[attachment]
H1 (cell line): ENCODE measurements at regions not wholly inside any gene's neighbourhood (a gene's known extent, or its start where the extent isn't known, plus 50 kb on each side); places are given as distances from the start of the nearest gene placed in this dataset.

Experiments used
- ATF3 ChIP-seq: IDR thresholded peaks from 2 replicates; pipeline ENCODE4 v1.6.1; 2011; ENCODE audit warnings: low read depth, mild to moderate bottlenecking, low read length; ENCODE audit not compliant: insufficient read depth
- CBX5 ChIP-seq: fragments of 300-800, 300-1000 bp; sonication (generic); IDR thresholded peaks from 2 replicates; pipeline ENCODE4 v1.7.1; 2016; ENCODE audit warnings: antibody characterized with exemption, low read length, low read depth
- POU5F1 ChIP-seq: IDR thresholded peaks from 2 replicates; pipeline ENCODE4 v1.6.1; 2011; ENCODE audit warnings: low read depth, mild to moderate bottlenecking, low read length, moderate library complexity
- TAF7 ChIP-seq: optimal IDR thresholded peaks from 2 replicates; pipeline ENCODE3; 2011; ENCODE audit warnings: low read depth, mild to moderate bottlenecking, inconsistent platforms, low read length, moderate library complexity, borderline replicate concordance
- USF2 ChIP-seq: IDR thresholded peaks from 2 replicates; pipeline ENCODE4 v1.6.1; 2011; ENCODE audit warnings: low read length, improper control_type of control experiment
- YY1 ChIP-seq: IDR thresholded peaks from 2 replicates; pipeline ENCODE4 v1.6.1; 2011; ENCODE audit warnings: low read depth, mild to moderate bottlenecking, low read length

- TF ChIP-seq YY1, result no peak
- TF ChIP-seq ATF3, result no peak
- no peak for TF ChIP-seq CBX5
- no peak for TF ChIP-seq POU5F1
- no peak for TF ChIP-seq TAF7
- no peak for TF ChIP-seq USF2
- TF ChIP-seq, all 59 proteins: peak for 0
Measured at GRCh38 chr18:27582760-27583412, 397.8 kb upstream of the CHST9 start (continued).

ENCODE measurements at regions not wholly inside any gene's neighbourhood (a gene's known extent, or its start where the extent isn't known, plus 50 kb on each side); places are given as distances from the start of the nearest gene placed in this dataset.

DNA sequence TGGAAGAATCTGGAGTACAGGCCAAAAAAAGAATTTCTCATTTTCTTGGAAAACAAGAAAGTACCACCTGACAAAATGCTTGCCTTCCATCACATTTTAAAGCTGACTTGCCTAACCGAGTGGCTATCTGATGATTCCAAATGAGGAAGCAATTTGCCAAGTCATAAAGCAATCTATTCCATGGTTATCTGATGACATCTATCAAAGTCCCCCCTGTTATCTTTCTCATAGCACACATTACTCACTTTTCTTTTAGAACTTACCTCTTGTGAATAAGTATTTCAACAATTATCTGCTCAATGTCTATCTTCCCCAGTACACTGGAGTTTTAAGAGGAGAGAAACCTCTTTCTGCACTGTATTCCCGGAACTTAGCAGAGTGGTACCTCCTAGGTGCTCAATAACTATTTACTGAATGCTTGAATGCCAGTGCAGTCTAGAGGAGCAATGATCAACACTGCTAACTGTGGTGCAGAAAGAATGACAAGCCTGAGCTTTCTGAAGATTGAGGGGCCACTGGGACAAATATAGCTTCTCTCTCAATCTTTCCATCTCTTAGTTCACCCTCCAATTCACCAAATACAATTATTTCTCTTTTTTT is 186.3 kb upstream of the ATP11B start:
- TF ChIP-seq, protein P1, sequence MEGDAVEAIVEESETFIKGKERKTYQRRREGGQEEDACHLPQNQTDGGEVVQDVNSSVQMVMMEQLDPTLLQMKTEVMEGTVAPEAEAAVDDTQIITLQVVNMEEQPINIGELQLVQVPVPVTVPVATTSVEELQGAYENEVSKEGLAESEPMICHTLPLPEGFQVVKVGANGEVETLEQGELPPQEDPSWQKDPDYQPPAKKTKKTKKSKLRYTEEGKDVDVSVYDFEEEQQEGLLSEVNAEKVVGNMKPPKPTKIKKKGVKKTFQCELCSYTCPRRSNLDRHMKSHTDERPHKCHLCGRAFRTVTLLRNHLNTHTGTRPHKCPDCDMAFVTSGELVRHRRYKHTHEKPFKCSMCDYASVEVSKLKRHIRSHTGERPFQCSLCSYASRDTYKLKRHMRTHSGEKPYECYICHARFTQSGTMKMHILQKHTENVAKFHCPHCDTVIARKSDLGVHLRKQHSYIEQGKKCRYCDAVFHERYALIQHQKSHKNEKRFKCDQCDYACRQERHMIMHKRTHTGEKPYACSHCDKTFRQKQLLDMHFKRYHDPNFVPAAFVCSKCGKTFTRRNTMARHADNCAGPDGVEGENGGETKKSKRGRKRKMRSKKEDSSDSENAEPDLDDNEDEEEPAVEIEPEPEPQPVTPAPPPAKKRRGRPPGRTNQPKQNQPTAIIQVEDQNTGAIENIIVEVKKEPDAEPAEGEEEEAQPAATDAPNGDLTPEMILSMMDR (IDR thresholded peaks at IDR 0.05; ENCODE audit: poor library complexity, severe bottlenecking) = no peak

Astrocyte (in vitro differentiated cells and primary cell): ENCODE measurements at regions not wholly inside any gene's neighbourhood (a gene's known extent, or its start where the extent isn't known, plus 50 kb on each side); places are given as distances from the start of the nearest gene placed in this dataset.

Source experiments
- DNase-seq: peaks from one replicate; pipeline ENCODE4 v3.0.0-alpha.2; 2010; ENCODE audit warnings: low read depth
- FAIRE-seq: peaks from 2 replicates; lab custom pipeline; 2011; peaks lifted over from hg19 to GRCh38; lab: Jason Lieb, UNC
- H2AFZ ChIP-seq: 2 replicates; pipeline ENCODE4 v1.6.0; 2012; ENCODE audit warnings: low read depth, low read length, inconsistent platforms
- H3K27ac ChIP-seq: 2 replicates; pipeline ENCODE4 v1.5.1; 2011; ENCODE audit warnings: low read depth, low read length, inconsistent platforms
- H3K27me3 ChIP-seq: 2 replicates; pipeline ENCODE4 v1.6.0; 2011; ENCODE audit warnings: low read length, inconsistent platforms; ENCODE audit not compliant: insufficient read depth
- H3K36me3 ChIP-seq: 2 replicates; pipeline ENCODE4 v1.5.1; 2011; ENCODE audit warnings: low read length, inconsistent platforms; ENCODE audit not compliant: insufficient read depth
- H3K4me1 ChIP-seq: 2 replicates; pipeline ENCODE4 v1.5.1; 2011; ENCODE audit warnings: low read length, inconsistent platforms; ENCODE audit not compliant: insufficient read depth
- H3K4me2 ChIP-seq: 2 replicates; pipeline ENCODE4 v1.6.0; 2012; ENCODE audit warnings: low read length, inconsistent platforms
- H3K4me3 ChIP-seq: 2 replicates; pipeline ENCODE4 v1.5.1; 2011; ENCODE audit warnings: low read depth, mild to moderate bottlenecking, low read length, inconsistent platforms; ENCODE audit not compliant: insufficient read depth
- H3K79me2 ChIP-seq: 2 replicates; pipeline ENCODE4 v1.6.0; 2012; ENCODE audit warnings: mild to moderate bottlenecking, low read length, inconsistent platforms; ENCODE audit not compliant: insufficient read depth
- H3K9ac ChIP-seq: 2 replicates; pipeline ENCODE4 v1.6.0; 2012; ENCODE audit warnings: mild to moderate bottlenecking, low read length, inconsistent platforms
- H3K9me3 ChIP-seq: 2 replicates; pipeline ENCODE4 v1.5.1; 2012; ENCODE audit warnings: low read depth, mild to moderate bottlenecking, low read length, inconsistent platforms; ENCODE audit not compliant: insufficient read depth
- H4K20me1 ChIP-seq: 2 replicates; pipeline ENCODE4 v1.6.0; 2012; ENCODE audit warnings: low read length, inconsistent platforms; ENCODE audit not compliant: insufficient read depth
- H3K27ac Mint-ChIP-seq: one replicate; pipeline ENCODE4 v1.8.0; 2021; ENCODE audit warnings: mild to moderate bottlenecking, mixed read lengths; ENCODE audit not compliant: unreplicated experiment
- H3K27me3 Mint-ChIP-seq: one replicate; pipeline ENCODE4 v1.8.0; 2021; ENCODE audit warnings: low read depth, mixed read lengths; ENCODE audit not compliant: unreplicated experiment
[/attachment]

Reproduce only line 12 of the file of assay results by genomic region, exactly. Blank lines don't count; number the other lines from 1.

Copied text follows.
- no peak for TF ChIP-seq POU5F1